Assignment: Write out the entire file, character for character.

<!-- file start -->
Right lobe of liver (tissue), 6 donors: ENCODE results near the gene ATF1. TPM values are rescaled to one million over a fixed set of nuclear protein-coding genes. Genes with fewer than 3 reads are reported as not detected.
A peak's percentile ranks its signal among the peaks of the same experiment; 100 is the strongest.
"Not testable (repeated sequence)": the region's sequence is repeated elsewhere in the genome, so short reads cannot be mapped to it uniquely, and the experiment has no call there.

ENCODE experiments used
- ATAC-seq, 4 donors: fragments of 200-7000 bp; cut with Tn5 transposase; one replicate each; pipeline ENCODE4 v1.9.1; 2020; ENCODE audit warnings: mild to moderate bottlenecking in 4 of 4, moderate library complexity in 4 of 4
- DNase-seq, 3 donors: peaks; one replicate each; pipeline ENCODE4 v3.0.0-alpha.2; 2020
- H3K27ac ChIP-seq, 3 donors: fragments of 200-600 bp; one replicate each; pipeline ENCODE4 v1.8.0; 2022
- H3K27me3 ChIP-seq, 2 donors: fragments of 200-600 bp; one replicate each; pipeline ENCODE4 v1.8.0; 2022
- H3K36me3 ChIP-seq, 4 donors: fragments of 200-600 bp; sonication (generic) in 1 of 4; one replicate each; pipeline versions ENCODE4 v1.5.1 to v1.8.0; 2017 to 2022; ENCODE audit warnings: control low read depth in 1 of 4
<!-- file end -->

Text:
Right lobe of liver (tissue), 6 donors: ENCODE results near the gene ATF1. TPM values are rescaled to one million over a fixed set of nuclear protein-coding genes. Genes with fewer than 3 reads are reported as not detected.
A peak's percentile ranks its signal among the peaks of the same experiment; 100 is the strongest.
"Not testable (repeated sequence)": the region's sequence is repeated elsewhere in the genome, so short reads cannot be mapped to it uniquely, and the experiment has no call there.

ENCODE experiments used
- ATAC-seq, 4 donors: fragments of 200-7000 bp; cut with Tn5 transposase; one replicate each; pipeline ENCODE4 v1.9.1; 2020; ENCODE audit warnings: mild to moderate bottlenecking in 4 of 4, moderate library complexity in 4 of 4
- DNase-seq, 3 donors: peaks; one replicate each; pipeline ENCODE4 v3.0.0-alpha.2; 2020
- H3K27ac ChIP-seq, 3 donors: fragments of 200-600 bp; one replicate each; pipeline ENCODE4 v1.8.0; 2022
- H3K27me3 ChIP-seq, 2 donors: fragments of 200-600 bp; one replicate each; pipeline ENCODE4 v1.8.0; 2022
- H3K36me3 ChIP-seq, 4 donors: fragments of 200-600 bp; sonication (generic) in 1 of 4; one replicate each; pipeline versions ENCODE4 v1.5.1 to v1.8.0; 2017 to 2022; ENCODE audit warnings: control low read depth in 1 of 4